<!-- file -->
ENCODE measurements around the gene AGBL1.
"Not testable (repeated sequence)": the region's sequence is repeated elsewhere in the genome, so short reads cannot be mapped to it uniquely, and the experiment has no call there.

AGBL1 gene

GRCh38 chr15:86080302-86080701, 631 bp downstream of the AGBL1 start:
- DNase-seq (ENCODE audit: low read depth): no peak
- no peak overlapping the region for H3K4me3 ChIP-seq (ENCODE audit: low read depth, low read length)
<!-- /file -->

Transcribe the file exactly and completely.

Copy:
ENCODE measurements around the gene AGBL1.
"Not testable (repeated sequence)": the region's sequence is repeated elsewhere in the genome, so short reads cannot be mapped to it uniquely, and the experiment has no call there.

AGBL1 gene

GRCh38 chr15:86080302-86080701, 631 bp downstream of the AGBL1 start:
- DNase-seq (ENCODE audit: low read depth): no peak
- no peak overlapping the region for H3K4me3 ChIP-seq (ENCODE audit: low read depth, low read length)